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Today: El Niño Lessons. Rainy-Day Budgeting.

I'm Davan Maharaj, editor of the Los Angeles Times. Here are some story lines I don't want you to miss today.

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Gov. Brown's Rainy-Day Budget Making

The words "state budget" can inspire glee in policy wonks and make others' eyes glaze over. No judgments here. But the budget shows the state's priorities and provides a road map for the future. Gov. Brown's proposal gives a boost to public education and makes an extra $2-billion payment into the state's rainy-day fund, but provides only modest help to low-income families. For those wonks, here's the 265-page document.

$1.85 Billion for the Homeless, but From Where?

Los Angeles has struggled for decades with homelessness, but the money to conquer it has been a key stumbling block. A new report from the city's top budget analysts puts a price tag on the latest plans: at least $1.85 billion over the next 10 years for housing and social services. The report also offers dozens of options for raising the money. Now comes the hard part for officials.

China's Year of the Bear? Not So Much in California

This week's bad financial news out of China threw off stocks here and raised questions about whether it could destabilize economies around the world. The effect on California: It's complicated, but the best scenario is the state could be an even more attractive target for investment in some areas. Here's how everything from dried nuts to real estate is affected.

Lessons From El Niño, Round 1

As we were warned, this is only the beginning. Yet overall, Southern California held up fairly well after the first major El Niño rains of the season passed through. Officials are now studying the behavior of the storms and how the response to them went, as everyone prepares for more wet weather ahead. Here are some of the lessons.

Hollywood's Golden Hour

Like those storms, awards shows keep coming as if they were on a conveyor belt in January and February. On Sunday, the Golden Globes hit. Though they rarely predict what will happen at the Oscars, the Globes still have interesting matchups. (The stranded-in-space tale "The Martian" is in the comedy-musical category? Yes.) Fill out your own ballot and check back for live coverage.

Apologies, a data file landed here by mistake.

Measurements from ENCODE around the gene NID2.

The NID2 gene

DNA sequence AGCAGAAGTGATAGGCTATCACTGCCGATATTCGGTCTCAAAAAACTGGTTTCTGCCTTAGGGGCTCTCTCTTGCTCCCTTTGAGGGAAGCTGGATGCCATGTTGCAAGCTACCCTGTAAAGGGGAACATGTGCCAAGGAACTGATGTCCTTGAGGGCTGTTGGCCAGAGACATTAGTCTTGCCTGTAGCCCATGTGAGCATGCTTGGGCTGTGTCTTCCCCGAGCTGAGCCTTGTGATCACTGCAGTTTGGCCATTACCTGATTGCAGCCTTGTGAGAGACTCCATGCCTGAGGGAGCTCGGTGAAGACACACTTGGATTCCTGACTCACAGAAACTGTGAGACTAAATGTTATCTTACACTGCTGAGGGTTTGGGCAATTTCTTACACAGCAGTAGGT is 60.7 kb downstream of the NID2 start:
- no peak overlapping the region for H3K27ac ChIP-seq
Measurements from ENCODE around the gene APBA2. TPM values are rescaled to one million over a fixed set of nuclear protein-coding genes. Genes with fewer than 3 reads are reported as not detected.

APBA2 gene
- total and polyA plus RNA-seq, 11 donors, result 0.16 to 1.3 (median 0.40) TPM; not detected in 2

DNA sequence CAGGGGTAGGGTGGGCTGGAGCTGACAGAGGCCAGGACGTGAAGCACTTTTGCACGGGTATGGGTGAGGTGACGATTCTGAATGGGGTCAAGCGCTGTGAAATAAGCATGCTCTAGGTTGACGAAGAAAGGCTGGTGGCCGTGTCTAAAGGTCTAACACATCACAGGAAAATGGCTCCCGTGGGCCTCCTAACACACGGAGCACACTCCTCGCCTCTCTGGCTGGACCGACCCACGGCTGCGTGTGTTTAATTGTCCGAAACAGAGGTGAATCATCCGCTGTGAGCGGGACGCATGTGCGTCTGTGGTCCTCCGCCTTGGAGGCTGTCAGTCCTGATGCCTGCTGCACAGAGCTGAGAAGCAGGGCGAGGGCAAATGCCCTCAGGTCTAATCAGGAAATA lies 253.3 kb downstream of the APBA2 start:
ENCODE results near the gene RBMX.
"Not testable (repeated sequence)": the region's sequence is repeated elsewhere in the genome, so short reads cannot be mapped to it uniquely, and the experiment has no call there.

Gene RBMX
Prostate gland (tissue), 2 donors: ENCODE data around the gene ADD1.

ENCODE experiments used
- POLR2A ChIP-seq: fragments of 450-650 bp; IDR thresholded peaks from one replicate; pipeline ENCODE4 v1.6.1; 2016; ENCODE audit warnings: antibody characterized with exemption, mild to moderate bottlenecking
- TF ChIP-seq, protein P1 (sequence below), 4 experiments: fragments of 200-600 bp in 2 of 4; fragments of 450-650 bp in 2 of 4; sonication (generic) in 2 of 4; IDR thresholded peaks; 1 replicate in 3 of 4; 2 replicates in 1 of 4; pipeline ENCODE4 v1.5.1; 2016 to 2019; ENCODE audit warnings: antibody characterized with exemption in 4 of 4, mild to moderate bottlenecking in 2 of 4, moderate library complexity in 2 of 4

4th and Goal for the NFL in L.A.

NFL owners want to return to Los Angeles. How they get there is still a white-knuckler. This much we know: It could be the St. Louis Rams moving to Inglewood, or the San Diego Chargers and Oakland Raiders in Carson, or some combination thereof. A meeting to decide the matter takes place next week, but the complications of each move are more intricate than an NFL playbook.

CALIFORNIA

-- For Porter Ranch families seeking to escape leaking gas, the pace of relocation has not improved.

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-- An Iraqi refugee was arrested in Sacramento on suspicion of lying about terrorism ties.

-- Three Chinese students agree to prison time in a San Gabriel Valley bullying case.

-- The estimated prize for Saturday's Powerball drawing: $700 million. You have better odds of passing our quiz about the lotto.

NATION-WORLD

-- A man with a knife was slain by French police on the anniversary of the Charlie Hebdo attack.

-- Starvation stalks a Syrian town: "It's a modern-day nightmare."

-- Cliven Bundy still owes the U.S. $1 million. What are the feds doing to collect it?

-- Burns, Ore. — the town of near the armed standoff — feels the strain.

-- Is Ted Cruz, born in Canada, eligible for the presidency? Legal experts say yes.

HOLLYWOOD AND THE ARTS

-- Video: Michael B. Jordan talks about starring and getting punched in "Creed."

-- Sheldon Epps will step down as artistic director at Pasadena Playhouse.

-- He won an Emmy for playing Schneider on "One Day at a Time": Pat Harrington Jr. dies at 86.

-- A reality TV exec says the genre "is not going away."

BUSINESS

-- Macy's woes could signal trouble for retailers.

-- David Lazarus: As Time Warner Cable crows, I'm cutting the cord.

-- A $200-million takeover bid would bring Dov Charney back to American Apparel.

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-- United Airlines is fined $2.75 million over treatment of disabled fliers and tarmac delays.

SPORTS

-- KFWB's surprise sale and expected format switch throws Clippers broadcasts into question.

-- Chris Erskine on the Oakland Raiders: Don't need 'em, don't want 'em.

WHAT OUR EDITORS ARE READING

-- President Obama's op-ed about guns. (New York Times)

-- Multimedia: Explore the Amazon region in interactive graphics. (National Geographic)

-- Those adult coloring books? Their 1960s precursors were pretty subversive. (New Republic)

-- Do you hate poetry? Here are 10 suggested poems for poetry skeptics. (The Millions)

ONLY IN L.A.

In the 2005 film "Kicking & Screaming," Will Ferrell plays the dysfunctional coach of a boys soccer team. Now, he's part owner — one of 26 — of the new Major League Soccer franchise, the Los Angeles Football Club. "This is not a joke," said Ferrell, who added that he played soccer growing up in Irvine, his three sons play the game, and his wife, actress Viveca Paulin, played soccer at Pomona College. At least he does not plan to coach.

Please send comments and ideas to Davan Maharaj.

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